In each of the separate incidents, every profound violation a woman can know is done — I assume the last scene of the girl with a bandage over her vagina means she’s been subjected to female genital mutilation. raped, beaten, used utterly sexually, hung to death. It is moving slowly and instinct or some knowledge of long watching of these mini-series tells me it’s going at the speed of Outlander (16 episodes = 1 book much longer than Handmaid’s Tale) but it’s been so long since I read the book. A couple of allusions come from recently — about the constitution. Recent allusions I’d say are prophetic unless the writers had in mind Trump winning with Pence as his vice-president (Pence will not be alone in a room with a woman he says).

Note that I have not re-capped the mini-series; those wanting recaps must go elsewhere but here is an abbreviated review (by “anibundel” of I Should Have Been a Blogger) more or less done with an eye to the audience member who wants a recap. One should of course reread the book carefully, and then re-see all three episodes and then move on to the fourth. What is troubling about this mini-series is the hundred-fold increase in violence from book and first film: we are inured and most be given horrific behavior it seems before we are affected, and what this does is inure us further. I am worried that like Nabokov’s Lolita, this is an art work which invite us to revel in the subjection of women (especially since romance, marriage and motherhood are treated a holy subjects), while claiming through irony to attack the patriarchal bosses. See Francine Prose in the New York Times and think seriously about this.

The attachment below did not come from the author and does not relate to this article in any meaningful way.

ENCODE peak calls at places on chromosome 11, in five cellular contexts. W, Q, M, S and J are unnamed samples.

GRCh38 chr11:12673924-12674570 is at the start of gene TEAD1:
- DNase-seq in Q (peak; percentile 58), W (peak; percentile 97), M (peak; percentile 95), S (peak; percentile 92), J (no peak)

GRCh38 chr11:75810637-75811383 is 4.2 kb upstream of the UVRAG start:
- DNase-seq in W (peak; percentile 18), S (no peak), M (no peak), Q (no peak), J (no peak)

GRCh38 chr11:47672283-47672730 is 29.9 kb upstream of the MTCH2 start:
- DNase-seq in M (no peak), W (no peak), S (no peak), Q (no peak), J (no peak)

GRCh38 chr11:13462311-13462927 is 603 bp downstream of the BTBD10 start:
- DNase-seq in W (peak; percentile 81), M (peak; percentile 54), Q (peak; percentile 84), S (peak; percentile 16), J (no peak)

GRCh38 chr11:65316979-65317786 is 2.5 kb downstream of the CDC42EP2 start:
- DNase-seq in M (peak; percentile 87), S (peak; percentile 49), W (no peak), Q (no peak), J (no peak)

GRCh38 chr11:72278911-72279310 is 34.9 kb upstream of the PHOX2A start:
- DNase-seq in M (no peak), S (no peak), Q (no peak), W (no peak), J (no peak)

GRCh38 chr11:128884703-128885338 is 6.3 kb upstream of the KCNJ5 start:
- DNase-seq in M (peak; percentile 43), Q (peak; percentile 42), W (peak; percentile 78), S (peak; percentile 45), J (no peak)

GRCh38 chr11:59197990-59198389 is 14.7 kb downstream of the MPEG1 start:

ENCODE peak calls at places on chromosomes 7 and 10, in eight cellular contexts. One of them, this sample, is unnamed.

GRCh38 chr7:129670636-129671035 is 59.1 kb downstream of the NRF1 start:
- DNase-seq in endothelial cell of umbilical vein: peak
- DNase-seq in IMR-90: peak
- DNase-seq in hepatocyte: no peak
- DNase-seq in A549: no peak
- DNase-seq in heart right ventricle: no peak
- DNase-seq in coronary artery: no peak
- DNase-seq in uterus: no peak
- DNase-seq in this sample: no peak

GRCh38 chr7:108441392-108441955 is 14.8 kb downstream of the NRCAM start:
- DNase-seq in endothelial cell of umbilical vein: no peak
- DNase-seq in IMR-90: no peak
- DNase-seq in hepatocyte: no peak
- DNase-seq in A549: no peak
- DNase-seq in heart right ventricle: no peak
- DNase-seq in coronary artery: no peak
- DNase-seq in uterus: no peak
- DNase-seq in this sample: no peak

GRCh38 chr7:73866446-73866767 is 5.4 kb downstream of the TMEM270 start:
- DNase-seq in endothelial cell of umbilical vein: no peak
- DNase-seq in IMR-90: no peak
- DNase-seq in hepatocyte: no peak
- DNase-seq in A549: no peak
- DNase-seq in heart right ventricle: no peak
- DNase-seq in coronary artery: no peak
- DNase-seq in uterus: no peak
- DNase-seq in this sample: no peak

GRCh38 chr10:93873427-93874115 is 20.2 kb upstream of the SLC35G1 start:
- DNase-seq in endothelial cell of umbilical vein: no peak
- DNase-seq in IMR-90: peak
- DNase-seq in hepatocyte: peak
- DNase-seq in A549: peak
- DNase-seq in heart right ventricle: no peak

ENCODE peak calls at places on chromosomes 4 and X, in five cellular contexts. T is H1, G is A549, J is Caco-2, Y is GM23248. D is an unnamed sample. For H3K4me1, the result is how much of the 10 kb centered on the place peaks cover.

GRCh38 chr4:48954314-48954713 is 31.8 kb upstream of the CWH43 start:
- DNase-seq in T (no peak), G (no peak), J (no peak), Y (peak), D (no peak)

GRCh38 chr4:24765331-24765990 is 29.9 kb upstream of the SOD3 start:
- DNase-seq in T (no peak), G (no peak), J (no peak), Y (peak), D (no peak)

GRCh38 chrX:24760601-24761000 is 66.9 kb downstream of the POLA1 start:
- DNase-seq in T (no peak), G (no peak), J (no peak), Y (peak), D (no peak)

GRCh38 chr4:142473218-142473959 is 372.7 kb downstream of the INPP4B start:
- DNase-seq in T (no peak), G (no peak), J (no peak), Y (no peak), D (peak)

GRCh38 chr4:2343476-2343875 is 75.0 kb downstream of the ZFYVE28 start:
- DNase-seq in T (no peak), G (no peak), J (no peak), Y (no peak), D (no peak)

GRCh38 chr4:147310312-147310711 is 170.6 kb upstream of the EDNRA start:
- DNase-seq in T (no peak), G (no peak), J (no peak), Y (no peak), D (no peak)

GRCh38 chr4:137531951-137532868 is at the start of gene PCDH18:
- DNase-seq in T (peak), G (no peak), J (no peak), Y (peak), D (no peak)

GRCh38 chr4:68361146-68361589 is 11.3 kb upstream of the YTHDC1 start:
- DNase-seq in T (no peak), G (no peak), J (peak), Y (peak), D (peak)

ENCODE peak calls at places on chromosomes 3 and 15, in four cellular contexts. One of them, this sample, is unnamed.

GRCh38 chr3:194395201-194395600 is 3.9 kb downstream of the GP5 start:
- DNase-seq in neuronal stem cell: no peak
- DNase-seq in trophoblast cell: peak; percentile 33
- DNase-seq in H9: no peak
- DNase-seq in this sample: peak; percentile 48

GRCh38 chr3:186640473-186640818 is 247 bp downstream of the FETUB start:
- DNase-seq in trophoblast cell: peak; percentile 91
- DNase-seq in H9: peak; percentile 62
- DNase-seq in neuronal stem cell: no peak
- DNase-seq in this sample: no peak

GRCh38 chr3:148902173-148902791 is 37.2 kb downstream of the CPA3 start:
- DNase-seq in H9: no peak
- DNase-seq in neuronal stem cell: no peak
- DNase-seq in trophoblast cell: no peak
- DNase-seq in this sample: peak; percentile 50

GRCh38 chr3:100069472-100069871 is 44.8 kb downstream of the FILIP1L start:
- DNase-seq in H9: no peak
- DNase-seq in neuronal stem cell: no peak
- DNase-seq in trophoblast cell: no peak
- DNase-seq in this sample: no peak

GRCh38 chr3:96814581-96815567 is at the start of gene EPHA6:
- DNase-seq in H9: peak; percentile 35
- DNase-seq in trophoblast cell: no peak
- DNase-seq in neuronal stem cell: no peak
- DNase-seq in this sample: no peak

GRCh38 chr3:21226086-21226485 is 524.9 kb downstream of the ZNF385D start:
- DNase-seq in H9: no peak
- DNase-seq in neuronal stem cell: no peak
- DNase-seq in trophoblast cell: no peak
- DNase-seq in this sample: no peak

A close-up landscape — from a later episode not yet aired on Hulu

Ellen

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Charlotte Heywood (Amy Burrows), Felicity Lamb (Bonnie Adair) Clara Brereton (Lucy-Jane Quinlan)

Diana’s letter: [Susan] has been suffering from the headache and six leeches a day for ten days together … convinced on examination the evil lay in her gum, I persuaded her to attack the disorder there. She has accordingly had three teeth drawn, and is decidedly better, but her nerves are a good deal deranged … Jane Austen’s Sanditon

Though he had not the character of a gamester, it was known in certain circles that he occasionally played well, & successfully; to others he was better known as an acute & very useful political agent, the probable reason of his living so much abroad — Of Mr Tracy, Anna Lefroy’s continuation